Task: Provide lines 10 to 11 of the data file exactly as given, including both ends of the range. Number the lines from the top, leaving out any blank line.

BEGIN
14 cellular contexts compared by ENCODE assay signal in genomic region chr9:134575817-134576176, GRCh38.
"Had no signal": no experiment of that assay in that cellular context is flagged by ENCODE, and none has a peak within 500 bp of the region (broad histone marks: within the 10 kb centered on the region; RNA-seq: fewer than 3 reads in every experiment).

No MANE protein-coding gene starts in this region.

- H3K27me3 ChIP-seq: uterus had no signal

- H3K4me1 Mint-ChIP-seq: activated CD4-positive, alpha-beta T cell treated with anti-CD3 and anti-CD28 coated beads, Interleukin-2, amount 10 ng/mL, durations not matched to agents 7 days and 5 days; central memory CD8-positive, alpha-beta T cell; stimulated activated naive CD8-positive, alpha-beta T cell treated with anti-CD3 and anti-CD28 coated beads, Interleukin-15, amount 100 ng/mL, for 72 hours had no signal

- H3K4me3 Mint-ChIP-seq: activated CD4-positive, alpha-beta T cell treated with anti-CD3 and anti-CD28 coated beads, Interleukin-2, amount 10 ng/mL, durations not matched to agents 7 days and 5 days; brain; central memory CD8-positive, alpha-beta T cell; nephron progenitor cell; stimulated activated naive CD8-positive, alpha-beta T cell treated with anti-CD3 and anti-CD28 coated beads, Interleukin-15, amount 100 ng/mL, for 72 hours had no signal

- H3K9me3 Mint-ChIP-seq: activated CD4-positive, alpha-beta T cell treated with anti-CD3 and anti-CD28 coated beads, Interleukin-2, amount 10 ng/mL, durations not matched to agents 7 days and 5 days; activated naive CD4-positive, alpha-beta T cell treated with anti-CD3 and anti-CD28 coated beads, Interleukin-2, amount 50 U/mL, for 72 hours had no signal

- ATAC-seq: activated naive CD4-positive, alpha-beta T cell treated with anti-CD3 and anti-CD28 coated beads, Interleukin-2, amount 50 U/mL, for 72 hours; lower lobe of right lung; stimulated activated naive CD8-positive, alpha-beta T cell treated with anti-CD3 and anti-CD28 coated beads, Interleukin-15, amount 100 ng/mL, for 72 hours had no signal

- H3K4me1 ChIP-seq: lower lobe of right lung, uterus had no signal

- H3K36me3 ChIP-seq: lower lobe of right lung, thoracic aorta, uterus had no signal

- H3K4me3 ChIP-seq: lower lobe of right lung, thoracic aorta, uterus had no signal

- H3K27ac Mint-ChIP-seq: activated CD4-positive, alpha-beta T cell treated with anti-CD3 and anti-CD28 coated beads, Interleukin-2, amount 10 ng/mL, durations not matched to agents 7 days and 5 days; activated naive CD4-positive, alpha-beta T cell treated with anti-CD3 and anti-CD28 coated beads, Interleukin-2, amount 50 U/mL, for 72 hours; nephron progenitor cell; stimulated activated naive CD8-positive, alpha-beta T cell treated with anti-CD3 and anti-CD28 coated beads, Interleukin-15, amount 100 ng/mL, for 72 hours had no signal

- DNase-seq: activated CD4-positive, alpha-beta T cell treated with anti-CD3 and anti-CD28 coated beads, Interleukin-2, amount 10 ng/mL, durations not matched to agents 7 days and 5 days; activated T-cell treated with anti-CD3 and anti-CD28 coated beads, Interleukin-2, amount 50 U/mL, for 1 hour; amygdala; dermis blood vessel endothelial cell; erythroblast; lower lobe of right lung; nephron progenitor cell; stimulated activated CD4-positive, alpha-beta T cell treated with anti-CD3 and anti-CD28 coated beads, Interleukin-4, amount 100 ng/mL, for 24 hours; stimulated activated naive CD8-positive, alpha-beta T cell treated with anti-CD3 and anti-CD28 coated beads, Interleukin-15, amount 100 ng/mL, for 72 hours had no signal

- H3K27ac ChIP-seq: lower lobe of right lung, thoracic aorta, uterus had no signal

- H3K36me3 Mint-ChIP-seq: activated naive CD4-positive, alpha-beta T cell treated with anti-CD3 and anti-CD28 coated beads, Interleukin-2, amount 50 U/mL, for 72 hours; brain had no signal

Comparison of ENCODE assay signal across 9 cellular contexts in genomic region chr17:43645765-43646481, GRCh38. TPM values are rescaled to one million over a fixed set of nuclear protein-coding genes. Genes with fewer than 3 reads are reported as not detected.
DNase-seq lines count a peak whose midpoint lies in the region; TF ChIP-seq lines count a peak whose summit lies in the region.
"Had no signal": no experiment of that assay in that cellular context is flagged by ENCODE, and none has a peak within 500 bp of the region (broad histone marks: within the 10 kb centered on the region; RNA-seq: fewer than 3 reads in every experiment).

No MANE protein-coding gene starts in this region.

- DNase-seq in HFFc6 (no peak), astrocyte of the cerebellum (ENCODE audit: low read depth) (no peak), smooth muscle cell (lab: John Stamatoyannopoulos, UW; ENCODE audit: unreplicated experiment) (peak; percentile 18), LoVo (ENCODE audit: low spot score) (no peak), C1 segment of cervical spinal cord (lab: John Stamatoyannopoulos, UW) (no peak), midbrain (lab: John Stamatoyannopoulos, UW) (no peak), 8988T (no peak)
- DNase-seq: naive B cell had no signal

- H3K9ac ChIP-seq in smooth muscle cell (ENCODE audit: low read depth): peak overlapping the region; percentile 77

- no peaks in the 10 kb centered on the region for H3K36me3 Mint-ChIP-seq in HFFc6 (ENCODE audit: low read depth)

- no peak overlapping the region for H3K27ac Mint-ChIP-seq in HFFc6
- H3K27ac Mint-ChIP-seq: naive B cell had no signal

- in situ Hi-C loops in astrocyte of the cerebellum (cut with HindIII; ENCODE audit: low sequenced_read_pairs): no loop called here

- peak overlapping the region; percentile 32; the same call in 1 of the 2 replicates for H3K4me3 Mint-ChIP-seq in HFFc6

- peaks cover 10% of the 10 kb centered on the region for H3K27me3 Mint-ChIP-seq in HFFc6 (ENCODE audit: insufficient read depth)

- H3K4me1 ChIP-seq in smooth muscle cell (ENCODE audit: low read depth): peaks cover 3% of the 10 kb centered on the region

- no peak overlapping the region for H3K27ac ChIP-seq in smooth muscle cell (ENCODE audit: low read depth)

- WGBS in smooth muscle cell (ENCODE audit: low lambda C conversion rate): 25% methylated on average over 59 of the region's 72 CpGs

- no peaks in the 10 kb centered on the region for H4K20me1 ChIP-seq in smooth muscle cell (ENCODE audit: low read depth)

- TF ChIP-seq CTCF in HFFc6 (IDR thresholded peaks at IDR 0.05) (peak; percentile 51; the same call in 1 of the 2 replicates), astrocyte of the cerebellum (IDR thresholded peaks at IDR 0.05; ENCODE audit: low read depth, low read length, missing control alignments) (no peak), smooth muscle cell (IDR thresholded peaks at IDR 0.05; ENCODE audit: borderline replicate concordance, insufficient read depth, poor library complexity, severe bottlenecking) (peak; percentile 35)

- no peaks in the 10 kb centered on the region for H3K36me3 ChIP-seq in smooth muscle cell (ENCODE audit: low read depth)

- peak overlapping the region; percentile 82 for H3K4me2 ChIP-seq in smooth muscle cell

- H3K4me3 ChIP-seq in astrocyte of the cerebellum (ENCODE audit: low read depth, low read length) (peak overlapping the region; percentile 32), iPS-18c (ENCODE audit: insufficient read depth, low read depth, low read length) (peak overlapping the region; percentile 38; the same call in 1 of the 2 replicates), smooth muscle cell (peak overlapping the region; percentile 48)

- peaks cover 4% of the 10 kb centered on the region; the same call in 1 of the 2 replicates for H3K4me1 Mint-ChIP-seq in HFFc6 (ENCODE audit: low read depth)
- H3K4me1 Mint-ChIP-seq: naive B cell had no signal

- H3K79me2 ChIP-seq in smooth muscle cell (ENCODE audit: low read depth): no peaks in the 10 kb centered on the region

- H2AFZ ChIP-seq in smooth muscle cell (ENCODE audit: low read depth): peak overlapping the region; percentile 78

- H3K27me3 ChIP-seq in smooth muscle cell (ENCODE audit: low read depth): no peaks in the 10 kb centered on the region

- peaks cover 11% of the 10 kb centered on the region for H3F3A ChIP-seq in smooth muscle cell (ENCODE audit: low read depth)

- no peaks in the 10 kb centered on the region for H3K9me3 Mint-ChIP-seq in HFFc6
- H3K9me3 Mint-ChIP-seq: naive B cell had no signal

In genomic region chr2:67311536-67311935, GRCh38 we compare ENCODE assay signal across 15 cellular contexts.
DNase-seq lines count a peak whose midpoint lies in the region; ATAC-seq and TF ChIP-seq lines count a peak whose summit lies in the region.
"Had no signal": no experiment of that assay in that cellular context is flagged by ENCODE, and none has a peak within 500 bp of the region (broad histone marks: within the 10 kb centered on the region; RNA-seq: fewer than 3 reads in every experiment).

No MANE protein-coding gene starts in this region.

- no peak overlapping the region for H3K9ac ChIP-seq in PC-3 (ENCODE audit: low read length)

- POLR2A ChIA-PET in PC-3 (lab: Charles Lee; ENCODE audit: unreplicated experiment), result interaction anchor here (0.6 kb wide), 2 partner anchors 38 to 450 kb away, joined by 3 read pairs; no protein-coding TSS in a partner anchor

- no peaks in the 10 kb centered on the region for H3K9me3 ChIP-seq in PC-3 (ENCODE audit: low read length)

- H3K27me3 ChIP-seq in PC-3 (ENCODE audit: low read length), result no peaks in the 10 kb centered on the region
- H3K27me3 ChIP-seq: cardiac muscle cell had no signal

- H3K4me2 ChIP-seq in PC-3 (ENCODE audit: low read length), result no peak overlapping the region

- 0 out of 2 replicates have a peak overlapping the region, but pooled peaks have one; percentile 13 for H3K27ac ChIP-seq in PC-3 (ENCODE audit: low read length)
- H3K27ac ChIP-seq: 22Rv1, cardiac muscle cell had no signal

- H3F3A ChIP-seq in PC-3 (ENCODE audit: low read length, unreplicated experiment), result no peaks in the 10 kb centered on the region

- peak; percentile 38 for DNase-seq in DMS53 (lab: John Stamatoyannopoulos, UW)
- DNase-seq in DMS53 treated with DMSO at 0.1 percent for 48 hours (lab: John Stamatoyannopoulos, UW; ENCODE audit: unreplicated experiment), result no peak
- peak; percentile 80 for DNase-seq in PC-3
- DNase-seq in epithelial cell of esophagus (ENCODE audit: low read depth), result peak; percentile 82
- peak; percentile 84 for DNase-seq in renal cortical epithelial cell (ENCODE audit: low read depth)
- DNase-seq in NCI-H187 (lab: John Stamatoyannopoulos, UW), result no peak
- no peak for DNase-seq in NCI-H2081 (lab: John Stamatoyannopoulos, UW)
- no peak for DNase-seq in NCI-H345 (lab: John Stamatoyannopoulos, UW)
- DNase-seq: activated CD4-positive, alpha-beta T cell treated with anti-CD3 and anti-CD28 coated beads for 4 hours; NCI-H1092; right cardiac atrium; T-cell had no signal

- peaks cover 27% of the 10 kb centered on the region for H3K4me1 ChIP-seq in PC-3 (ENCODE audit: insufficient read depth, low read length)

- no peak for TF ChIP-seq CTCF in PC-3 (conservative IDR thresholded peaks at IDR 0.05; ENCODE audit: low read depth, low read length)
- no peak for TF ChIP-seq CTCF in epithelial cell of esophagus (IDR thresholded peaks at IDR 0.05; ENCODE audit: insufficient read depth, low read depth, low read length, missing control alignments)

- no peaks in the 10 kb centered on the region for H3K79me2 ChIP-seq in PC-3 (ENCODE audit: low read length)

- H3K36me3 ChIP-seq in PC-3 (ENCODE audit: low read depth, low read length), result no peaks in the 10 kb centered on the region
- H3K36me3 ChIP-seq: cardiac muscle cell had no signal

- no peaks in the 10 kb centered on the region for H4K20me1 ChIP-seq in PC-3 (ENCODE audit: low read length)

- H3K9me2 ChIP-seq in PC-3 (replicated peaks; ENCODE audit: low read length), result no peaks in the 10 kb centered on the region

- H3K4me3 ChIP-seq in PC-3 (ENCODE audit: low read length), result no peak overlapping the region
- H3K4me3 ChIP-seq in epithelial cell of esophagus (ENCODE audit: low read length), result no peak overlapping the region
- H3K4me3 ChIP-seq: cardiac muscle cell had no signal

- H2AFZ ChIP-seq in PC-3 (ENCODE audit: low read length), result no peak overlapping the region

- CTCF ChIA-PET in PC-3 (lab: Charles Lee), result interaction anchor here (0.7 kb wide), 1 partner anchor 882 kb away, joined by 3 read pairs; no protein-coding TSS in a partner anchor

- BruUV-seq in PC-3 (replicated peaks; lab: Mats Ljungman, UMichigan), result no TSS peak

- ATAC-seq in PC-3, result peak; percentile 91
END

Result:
- H3K36me3 ChIP-seq: lower lobe of right lung, thoracic aorta, uterus had no signal

- H3K4me3 ChIP-seq: lower lobe of right lung, thoracic aorta, uterus had no signal